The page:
Today I’m wondering what it feels like to be a student rushing to English class, late again, knowing that I will be waiting. Maybe tomorrow I will ask them. Maybe I will remember that my students always have reasons for their behaviour, even when I don’t understand or condone the reasons. Maybe tomorrow I will be just a little more patient.

I think it’s a good thing I was late today. Even if the VP did have to call. And for the record, I do have a good excuse.

 

 

The Slice of Life Challenge (Day 3; my day 1)

So. Welcome to me.

I have decided to participate in the Slice of Life Story Challenge, and I honestly have no idea what I’m doing. I have to send a permalink to someone, somewhere and… I’m not sure. But I’m doing this anyway because I have wanted to start a teaching blog, and I have wanted to write daily, and I have wanted to participate in a virtual community of educators, and so far I have done none of these things.

I am like my students in this way: I have so many excuses about why I can’t write.
And I am also like my students in this way: I can be impulsively enthusiastic about something that I may or may not be able to finish.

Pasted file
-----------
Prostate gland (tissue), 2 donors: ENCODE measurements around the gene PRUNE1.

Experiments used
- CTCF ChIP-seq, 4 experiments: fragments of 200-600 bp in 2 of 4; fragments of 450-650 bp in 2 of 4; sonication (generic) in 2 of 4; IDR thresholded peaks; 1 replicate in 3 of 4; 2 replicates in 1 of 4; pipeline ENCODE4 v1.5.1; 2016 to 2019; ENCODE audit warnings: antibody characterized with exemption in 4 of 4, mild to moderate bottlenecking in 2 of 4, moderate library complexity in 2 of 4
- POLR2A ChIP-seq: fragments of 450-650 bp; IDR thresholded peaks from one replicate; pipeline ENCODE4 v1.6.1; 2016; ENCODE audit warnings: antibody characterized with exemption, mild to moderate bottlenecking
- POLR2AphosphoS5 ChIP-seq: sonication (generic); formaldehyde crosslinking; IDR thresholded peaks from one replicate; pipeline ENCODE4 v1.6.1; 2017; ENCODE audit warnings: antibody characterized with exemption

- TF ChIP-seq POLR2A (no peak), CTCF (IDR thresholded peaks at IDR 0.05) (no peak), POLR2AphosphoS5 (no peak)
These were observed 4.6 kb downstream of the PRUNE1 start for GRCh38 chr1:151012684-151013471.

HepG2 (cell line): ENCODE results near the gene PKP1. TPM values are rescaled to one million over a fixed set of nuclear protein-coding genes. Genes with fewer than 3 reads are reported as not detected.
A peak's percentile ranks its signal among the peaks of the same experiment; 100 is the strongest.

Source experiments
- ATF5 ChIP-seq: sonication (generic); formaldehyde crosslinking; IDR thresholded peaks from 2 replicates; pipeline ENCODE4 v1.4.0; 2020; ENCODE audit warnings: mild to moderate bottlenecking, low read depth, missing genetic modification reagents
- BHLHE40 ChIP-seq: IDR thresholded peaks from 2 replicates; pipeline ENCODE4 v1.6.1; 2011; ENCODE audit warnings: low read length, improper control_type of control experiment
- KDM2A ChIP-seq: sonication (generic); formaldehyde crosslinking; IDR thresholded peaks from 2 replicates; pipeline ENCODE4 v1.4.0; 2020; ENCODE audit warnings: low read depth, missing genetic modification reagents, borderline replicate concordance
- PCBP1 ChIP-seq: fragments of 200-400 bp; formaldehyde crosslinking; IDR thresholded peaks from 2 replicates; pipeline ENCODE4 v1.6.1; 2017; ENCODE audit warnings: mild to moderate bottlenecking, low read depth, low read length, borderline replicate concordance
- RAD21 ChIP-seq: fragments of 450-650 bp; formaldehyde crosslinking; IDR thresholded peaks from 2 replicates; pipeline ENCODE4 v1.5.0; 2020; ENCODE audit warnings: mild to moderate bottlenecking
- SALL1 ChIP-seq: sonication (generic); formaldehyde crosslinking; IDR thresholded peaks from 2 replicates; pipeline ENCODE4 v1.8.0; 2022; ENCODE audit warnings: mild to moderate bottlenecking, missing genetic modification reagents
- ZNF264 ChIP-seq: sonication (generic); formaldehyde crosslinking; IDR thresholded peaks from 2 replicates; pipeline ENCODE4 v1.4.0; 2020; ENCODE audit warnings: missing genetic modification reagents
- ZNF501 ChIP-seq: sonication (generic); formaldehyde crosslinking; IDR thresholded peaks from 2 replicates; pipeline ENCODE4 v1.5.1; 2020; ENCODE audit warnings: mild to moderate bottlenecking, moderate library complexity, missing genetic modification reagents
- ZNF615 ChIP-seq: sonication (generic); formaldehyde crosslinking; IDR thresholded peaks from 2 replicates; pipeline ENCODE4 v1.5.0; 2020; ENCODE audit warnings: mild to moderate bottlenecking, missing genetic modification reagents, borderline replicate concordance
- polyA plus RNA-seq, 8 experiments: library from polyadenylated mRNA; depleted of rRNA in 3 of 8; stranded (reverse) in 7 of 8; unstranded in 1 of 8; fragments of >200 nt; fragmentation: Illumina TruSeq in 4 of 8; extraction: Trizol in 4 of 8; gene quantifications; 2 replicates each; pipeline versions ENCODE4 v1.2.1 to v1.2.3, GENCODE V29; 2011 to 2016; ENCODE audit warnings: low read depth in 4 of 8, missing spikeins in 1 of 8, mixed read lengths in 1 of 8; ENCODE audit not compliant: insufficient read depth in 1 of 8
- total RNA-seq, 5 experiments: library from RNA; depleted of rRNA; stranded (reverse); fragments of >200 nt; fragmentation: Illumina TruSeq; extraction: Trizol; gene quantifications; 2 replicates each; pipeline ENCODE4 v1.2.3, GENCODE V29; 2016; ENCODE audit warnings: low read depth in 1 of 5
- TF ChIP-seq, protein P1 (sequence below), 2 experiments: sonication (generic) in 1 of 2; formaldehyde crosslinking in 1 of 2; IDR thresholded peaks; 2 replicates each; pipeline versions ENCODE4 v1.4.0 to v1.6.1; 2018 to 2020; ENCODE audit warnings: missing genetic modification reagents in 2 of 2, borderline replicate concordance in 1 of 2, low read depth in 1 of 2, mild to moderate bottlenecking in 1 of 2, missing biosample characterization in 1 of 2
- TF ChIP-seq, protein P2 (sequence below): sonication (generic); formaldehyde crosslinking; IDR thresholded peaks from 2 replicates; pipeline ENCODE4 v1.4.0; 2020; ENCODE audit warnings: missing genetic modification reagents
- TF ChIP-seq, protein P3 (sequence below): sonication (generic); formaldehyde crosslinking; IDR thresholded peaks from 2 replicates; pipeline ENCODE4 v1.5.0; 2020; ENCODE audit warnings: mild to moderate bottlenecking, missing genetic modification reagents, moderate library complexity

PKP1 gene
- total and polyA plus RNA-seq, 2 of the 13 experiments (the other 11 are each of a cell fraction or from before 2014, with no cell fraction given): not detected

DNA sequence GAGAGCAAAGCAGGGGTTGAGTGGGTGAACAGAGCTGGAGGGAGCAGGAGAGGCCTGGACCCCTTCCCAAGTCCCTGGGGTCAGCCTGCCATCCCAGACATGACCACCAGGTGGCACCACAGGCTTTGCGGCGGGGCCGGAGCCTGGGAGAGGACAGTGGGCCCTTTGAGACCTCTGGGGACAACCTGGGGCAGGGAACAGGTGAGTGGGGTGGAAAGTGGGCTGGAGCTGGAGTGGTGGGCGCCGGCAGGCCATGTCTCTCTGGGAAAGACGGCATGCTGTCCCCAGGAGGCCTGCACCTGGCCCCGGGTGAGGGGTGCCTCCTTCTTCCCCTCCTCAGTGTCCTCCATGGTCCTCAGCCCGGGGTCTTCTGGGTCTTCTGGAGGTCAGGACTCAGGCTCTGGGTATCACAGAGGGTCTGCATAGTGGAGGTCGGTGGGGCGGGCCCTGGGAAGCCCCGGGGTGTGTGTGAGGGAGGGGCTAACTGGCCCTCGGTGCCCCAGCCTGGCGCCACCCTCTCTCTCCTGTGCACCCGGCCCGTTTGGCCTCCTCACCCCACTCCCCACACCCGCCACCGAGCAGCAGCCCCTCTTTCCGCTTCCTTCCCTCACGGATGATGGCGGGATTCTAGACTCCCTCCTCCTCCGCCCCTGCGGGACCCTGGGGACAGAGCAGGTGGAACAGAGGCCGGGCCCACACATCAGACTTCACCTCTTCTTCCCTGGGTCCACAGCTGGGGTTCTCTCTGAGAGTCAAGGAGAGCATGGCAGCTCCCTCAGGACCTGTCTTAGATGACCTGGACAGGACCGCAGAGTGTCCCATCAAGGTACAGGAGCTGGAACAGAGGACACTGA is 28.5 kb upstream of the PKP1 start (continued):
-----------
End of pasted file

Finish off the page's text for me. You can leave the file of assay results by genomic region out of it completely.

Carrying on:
When one of my students is ready to leap into the unknown, I often ask them to think about the possible consequences of their choice: what good might come of this? what are the downsides? what might happen if you fail? what will happen if you don’t try? what will you learn?

Well, there’s not much downside here. I figure out how to create a permalink and where to send this permalink and then… I try. I try something new. I try something I have wanted to do. And I might fail – but I might not. And either way I’ll learn something.

So. Welcome to me.

Slice of life today:
Drive. Drop. Pick up. Shop.
Stir. Mix. Spread. Whisk.
Roast. Steep. Bake. Simmer.
Read. Dress. Kiss. Love.
Talk. Think. Create. Write.
Then sleep. Sweet sleep.